Expecting Digital Transformation in the Next 2 Years? You’re Not Alone

By Brian Gomolka

Digital transformation now sits atop the strategic agenda for a majority of companies, according to a recent Forbes Insights survey of 573 C-suite executives worldwide. The urgency of digital transformation is the real headline:

Half of the executives surveyed believe the next two years will be critical for their organizations in order to make this transition and prepare for future opportunities…[Now] more than ever, every industry and company faces the pressure to transform before it’s too late.

But what, exactly, is digital transformation? It’s worth asking, because it’s one of those buzzwords that can mean very different things to different people (and companies).

Forbes Insights defines digital transformation as “an evaluation of business processes,” and notes that:

Real business transformation, made possible by digital transformation, is only achievable when organizations realize the interconnectedness of people, processes and technology.

Does that sound familiar? It sure does to us. Replace the term “digital” with “business” or “enterprise,” and this particular transformation study can seem like it could have been released in 2010.

What companies face in the coming years, whether they realize it or not, is a transformation imperative that is both rooted in the past and required for the future.

Customer experience and expectations are paramount (for both B2C and B2B organizations). These expectations include ease of use and more intuitive customer experiences, easy and anytime access to information and tools, and better digital channels.

Organizations need to think, organize and act differently to deliver their products and services, or they will be left behind.

If digital transformation is “essential to corporate survival,” as Forbes Media Chief Insights Officer Bruce Rogers says, the next question is how you achieve it and measure progress against this most ambitious — and important — goal.

The Forbes Insight report, titled “How to Win at Digital Transformation: Insights from a Global Survey of Top Executives” highlights a few reasons for digital transformation. These reasons also serve as the levers companies have to achieve such transformation, as well as ways to measure the success of initiatives.

One key theme across all of these areas is the need to take a holistic approach — remembering the importance of the people factor and that effective change involves multiple dimensions.

How to Achieve — and Measure — Digital Transformation

New Business Models Are the Blueprints of Innovation

According to the report, 41% of respondents believe that new business models are the top drivers of digital transformation. Shifting business processes can open up exciting avenues of opportunity, especially when data analytics are involved, even though only 44% of those surveyed saw themselves as leaders in the field.

If forward-thinking business models are the blueprints, then new technologies are the foundation. Researchers found that 56% of those surveyed said that technology was “the top contributor to a successful digital transformation.”

Technology proliferates at such a rapid rate that sometimes it is hard to keep up with its pace. And the influx of connected devices on the burgeoning Internet of Things (IoT) means today’s businesses need to stay as up-to-date as possible to handle the inevitable data flood.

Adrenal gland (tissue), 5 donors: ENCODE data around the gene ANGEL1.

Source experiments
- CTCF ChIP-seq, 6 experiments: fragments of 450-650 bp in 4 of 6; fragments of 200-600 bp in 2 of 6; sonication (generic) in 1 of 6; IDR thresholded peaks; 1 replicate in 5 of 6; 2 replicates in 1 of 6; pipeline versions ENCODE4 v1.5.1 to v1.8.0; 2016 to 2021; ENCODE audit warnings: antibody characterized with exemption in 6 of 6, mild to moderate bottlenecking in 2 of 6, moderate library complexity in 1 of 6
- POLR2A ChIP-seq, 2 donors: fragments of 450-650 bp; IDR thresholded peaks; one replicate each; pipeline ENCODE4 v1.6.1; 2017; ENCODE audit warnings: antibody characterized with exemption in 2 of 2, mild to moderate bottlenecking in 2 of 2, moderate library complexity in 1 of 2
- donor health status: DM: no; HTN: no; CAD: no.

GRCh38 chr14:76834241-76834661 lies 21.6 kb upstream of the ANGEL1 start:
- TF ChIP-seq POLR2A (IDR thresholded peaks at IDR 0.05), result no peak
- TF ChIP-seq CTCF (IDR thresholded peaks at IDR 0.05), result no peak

Yet keeping up with new developments is precisely what is needed to stay on top of the market and generate the most ROI. As customers adopt new technology and their preferences change, organizations need to do the same.

Innovation Is the Best Disruption

The ability to innovate is also key to successful digital transformations. In fact, 46% of respondents claimed that the ability to innovate was one of the top measures of an organization’s success.

Changing processes and methods of thinking not only opens up new avenues of business, but transforms the way that consumers interact with your organization.

For instance, most companies have plenty of innovation opportunity by tackling some integration tasks to unleash the power of data-driven marketing. Similarly, there are some clear dots to connect when it comes to innovation and implementation.

Transforming Your Way to Revenue Growth

Of course, revenue growth is also an obvious way to measure the success of a transformation.

46% of those surveyed believe that revenue growth is one of the top measures of success. And a full 91% of respondents reported revenue increases directly tied to upgraded data analytics processes.

The correlation lies not in the technology itself, but in how it is applied to processes and the customer experience.

More focus on data and analytics drives better insights, which in turn means knowledge of who your customers are, what they want and how they prefer to interact with your business.

Consequently, cost reduction is also an indicator of whether a digital transformation is successful. However, cost savings are not a primary goal, but more of “a given.”

As the study’s authors state, companies “no longer see straight cost reductions as the sole purpose of digital transformation.”

Innovation and efficiency naturally lead to lower costs. It’s just a matter of balancing the cost of developing new technologies and processes with the potential ROI.

In the end, digital transformations are increasingly data-driven and analytics-enabled, both of which should be considered as accelerators for “bending the curve on productivity, time to market, deployment of new business models and revenue generation.”

Successful digital transformations, however, also require sufficient strategies for end-user adoption as part of a holistic approach.


Originally published at www.infinitive.com on January 11, 2017.